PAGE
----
This means isolating in some way these two components during the painting process.
If we simplify the concept of negative painting, you basically have two options. Paint a dark valued negative space or use a light valued negative space. With a dark valued background the subject tends to be brought forward in the composition. On the other hand, a light valued background can help to create a focal point because of the high level of contrast between the negative and positive space in the composition. Both options are good, and both use negative space as a compositional device.
Ok… so what are the techniques used for negative painting? Well… to be honest any traditional watercolor technique is valid with negative painting. I think it depends on your own personal preferences. The only exception is perhaps when you choose to paint a dark toned background surrounding your subject. In this case you may want to alter the order of working when you begin a painting.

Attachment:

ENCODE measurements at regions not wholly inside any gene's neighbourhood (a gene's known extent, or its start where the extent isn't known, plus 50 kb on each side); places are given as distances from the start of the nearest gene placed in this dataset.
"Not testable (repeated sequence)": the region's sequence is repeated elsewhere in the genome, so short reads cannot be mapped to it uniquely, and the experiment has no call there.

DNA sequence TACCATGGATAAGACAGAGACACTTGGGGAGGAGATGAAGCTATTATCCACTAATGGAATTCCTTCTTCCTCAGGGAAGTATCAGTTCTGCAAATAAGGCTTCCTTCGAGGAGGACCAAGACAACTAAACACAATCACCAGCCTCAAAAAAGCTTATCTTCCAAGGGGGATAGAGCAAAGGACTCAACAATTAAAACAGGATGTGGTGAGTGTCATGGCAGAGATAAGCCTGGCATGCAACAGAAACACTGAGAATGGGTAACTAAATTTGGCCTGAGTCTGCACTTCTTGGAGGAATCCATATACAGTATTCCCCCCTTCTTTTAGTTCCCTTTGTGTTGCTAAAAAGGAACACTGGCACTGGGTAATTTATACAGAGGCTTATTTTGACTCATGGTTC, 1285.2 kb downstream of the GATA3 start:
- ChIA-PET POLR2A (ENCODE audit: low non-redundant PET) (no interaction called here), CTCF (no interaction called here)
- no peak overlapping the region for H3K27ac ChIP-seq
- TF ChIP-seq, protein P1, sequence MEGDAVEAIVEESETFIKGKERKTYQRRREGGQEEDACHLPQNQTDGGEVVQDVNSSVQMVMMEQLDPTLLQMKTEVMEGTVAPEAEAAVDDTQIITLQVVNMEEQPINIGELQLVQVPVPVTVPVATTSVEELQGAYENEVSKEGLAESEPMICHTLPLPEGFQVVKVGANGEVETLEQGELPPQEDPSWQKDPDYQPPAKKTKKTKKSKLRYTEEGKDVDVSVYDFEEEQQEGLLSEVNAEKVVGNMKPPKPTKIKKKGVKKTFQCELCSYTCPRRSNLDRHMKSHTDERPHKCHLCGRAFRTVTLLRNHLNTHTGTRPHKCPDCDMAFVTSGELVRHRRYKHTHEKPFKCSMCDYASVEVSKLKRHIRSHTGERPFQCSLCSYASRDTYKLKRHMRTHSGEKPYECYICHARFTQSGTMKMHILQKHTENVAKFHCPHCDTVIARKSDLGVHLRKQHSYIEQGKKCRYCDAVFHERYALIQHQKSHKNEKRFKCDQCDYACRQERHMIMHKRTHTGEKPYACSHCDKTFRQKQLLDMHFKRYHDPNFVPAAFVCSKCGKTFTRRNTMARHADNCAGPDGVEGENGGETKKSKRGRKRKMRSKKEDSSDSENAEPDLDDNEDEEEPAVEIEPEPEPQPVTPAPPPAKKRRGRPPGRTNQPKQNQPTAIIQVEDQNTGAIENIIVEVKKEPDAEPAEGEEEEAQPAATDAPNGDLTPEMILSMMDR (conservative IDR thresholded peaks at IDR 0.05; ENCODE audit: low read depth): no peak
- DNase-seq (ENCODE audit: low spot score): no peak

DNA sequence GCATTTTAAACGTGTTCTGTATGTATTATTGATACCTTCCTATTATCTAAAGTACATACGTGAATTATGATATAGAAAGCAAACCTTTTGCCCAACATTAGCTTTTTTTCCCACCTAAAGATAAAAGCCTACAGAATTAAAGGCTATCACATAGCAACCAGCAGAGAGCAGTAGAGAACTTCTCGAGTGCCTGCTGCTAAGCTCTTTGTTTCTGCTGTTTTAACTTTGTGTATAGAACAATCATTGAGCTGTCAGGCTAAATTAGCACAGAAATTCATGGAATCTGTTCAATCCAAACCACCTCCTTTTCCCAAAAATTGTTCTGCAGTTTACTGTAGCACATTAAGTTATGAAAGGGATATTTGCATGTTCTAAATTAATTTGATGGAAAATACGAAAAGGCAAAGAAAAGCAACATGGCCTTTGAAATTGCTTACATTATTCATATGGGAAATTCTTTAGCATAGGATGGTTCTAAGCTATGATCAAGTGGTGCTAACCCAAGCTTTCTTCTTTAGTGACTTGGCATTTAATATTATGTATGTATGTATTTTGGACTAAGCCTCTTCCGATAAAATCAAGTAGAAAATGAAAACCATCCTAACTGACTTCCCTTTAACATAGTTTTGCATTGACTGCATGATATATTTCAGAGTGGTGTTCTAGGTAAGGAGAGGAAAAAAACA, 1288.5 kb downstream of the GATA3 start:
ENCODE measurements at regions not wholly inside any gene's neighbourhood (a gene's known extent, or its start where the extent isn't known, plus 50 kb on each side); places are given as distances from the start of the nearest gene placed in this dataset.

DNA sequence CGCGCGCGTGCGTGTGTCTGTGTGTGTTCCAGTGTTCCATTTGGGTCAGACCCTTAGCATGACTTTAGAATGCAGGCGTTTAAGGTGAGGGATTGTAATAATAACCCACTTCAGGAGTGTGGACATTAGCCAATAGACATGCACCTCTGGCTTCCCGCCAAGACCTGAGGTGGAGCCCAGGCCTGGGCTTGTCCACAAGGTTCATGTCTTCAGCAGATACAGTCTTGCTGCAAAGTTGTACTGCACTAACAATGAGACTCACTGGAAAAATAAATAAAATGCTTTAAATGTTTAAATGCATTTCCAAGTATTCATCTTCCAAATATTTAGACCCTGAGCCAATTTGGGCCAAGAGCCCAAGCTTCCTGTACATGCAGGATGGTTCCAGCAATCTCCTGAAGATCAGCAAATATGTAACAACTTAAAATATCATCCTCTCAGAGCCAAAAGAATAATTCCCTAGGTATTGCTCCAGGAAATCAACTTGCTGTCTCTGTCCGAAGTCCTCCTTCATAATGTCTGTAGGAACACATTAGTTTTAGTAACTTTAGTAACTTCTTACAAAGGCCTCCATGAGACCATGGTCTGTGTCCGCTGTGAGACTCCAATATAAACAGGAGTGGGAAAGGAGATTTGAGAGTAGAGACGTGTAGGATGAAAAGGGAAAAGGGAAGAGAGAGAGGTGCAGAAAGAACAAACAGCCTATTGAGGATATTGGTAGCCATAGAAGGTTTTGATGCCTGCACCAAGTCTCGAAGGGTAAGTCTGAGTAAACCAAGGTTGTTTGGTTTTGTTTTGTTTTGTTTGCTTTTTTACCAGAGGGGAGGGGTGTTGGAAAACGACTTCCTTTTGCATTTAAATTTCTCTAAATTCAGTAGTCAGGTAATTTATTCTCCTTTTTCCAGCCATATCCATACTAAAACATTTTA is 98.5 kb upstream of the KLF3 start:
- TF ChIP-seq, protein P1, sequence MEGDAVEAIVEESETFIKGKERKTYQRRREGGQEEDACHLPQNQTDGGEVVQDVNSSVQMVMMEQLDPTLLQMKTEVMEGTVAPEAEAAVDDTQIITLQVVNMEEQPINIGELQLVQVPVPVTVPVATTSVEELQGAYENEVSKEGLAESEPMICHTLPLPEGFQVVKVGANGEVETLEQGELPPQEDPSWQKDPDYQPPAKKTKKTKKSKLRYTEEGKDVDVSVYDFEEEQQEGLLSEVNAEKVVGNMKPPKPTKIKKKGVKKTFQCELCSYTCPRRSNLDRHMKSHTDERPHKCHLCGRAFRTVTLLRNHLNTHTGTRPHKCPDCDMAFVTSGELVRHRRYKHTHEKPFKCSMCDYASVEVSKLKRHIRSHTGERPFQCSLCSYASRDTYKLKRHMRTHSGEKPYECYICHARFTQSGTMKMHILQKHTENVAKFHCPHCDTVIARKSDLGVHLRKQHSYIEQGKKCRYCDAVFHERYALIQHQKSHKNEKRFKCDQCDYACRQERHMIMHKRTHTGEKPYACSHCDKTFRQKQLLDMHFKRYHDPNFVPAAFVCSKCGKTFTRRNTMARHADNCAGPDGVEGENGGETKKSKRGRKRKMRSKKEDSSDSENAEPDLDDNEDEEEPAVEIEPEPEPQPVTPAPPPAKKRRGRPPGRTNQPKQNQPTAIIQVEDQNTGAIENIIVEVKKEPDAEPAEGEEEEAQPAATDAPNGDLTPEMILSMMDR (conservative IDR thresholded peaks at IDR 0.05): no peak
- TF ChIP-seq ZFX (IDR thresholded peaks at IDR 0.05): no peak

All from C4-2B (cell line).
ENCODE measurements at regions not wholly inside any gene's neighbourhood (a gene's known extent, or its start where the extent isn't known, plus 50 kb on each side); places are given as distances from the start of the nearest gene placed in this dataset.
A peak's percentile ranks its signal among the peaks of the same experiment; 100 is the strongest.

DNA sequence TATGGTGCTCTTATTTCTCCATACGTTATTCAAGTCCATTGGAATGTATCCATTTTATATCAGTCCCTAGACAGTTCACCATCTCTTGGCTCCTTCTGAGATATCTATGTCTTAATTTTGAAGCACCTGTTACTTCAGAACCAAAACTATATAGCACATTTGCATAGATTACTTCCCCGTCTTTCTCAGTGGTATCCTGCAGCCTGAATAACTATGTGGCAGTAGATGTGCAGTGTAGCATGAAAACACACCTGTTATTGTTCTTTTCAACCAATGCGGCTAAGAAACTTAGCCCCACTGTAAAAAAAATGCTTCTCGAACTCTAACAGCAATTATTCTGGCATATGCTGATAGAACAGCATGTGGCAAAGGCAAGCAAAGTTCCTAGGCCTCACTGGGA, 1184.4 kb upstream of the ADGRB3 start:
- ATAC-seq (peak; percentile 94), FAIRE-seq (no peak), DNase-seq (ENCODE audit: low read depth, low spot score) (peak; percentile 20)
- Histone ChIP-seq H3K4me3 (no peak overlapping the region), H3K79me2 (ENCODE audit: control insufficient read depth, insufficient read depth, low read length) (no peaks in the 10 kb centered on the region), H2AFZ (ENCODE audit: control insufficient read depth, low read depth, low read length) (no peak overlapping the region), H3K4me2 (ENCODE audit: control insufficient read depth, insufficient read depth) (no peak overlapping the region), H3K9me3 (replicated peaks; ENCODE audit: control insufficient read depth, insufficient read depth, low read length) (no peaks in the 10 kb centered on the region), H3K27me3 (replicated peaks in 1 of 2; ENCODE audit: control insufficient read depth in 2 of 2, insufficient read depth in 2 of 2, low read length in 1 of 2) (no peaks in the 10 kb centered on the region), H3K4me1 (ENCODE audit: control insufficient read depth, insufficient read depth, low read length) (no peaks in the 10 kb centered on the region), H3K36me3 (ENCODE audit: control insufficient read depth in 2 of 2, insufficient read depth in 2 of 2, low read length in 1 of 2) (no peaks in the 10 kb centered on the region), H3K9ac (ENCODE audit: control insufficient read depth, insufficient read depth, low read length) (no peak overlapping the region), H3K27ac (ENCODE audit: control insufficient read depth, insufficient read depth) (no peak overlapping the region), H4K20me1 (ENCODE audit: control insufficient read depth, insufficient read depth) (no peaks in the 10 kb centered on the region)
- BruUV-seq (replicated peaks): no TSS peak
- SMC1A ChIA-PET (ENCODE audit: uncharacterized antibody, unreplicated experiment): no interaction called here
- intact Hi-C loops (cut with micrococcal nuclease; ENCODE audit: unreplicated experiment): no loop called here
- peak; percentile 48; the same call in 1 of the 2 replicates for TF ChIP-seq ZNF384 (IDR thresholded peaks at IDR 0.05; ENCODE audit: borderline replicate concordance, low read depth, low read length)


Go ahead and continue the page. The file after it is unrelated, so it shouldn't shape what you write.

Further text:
If that’s the case, then you should probably consider the following techniques:
Working from Dark to Light
There are no rigid rules when it comes to watercolor painting, but generally in watercolor you work from light to dark. Because of the transparent characteristics of watercolors this is the most prudent way to paint. Basically, if you paint a dark valued shape, it’s difficult to make it lighter at a later stage.
But this rule may not be appropriate if your subject is enclosed by a dark backdrop.
Instead of painting the subject first (the positive space) you flip the process and begin by painting a strong background color around the object. The volume of the subject becomes defined by the background. Instead of filling in the silhouette of the shape first, you concentrate on the darker area around the subject.